'The Exorcist' at 40
Author William Peter Blatty Discusses the Religious Dimension of His Novel
BY Joan Frawley Desmond
Register Senior Editor
November 20-December 3, 2011 Issue | Posted 11/14/11 at 7:20 PM
BETHESDA, Md. — William Peter Blatty just released a new edition of The Exorcist, marking the 40th anniversary of his blockbuster tale of demonic possession — and he wants you to know that he never wrote it as a horror story.
This time around — at the ripe age of 83 — Blatty has used the release of the new edition to underscore the spiritual mission that drove his plot development: the reality of evil in the world and the opposing power of Christ and his Church. As secularism leads many to discard a prudent awareness of the devil and his works, the author has sought to bring inconvenient and scary truths to center stage.
That was the original intention of this practicing Catholic as he completed the first edition of The Exorcist. But most readers and reviewers locked onto the terrifying depiction of demonic possession as a great horror story and ignored its spiritual framework. The same mindset gripped movie audiences after the wildly successful film adaptation reached theaters. (Blatty won an Academy Award for the screenplay.)
The anniversary edition of The Exorcist includes an additional minor character. The author also used the opportunity to polish some rough passages neglected in his first and only draft of the 1971 bestseller, sent to the publisher as he scrambled to begin a screenplay.
Approaching the story with Blatty’s original intention in mind, one quickly discovers a rich trove of insights regarding a supernatural world that we generally ignore during moments of national and economic security, good health and relative calm.
Towards the close of the thriller, Father Lankester Merrin, the long-awaited exorcist, finally appears at the home of Regan, the 12-year-old girl possessed by a powerful demon and on the brink of death. Regan’s mother is a movie star and an atheist who pursued every medical explanation for her daughter’s deteriorating condition before seeking the counsel of the Jesuits at Georgetown University — Blatty’s alma mater.
Upon the arrival of the experienced and saintly Father Merrin, the girl’s mother feels deep relief that he has taken charge. And, yet, she also perceives “something in the house. A tension. A gradual pulsing and thickening of the air, like opposing energies slowly building.”
In our distracted world, it can be tough to retain a clear-eyed awareness of the supernatural battle that rages unabated amid our earthly existence. But the author knows there is one way to penetrate that hidden realm of combat: through the “crucible” of human suffering.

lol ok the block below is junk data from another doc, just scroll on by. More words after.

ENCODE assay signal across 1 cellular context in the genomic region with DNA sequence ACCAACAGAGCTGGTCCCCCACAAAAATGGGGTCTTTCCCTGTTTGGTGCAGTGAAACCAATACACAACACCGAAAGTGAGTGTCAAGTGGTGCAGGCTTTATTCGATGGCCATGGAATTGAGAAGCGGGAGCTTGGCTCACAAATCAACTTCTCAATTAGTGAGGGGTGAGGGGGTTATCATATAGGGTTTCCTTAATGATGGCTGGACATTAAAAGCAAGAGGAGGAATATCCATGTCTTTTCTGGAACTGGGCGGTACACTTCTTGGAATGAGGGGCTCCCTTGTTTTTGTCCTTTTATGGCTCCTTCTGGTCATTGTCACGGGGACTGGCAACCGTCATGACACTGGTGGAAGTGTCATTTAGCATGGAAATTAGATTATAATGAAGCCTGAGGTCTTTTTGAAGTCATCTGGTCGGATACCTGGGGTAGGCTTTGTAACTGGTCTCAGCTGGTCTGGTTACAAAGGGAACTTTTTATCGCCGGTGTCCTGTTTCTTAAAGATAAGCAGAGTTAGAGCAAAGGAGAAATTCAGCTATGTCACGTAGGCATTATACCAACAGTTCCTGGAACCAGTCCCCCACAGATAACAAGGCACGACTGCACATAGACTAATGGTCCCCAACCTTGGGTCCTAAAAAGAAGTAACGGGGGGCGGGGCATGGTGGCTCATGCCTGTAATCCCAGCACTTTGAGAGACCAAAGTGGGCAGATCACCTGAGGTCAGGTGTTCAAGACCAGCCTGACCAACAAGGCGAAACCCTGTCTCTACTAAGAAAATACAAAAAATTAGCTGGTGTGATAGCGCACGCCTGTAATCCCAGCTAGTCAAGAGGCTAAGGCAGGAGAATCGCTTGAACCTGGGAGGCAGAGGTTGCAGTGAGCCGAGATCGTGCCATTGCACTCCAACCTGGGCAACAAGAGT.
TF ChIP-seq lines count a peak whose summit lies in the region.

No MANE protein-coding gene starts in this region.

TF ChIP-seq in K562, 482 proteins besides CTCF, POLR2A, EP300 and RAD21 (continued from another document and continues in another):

At the close of The Exorcist, the careful reader may conclude that Regan’s mother has been drawn into God’s orbit precisely because of the horrendous experience she has endured.
“Suffering is ultimately a mystery. But it has a lot to do with salvation. Try to imagine a universe in which there is neither suffering nor the possibility of suffering for any living creature,” said Blatty, a cancer survivor who also lost a son.
Blatty embarked on his writing career as a comic novelist and also produced screenplays for popular comedies like the Pink Panther movie A Shot in the Dark.
But, in recent decades, he has returned to the problem of human suffering in Legion, a sequel to The Exorcist, and Dimiter, a complex thriller about revenge and forgiveness, stretching from Albania to Jerusalem, that the author views as his most ambitious work.
“Dimiter is a Christ figure. I intended a parallel to my personal belief that it was necessary that Christ suffer and die. We have the answer that faith gives us, but there is another way to think about it: What if Christ had died of pneumonia. Would we ever have heard of him?”
“He had to die publicly, visibly, so that no agent at a Hollywood party could deny it,” said Blatty.
The author’s childhood was shadowed by abandonment — his father left his mother when Blatty was still a toddler, and the two endured a long struggle for survival.
For the second decade of his life, Blatty was a scholarship kid who won a full ride to Georgetown University — after the hungry Jesuit, who consumed three helpings at his mother’s dinner table, gave Mrs. Blatty the idea that her son should sit for an exam.
The plot for The Exorcist was seeded when Blatty heard a professor “repeat a story he had picked up at the Jesuit happy hour about a case of demonic possession.”
Antidote to Evil
But for readers and filmgoers fixated on the “head spinning” special effects, a fresh review of the plot may uncover the critical importance of sanctity and goodness as the most powerful antidotes to evil.
That truth is firmly established when Father Merrin arrives to take charge of the exorcism. He’s a highly credentialed scholar and author, but he’s not so preoccupied with his urgent mission as to ignore the spiritual needs of Regan’s mother. He begins with calming her fears, and then proceeds to fight the demon.
As Blatty reveals, this is the potent nature of goodness, which finds abundant nourishment from the divine wellspring of Love.
When Regan and her mother leave the house to return to California, a Jesuit is there to bid them Godspeed.
“Good-bye. Safe journey home,” the Jesuit tells mother and child, offering a veiled benediction.
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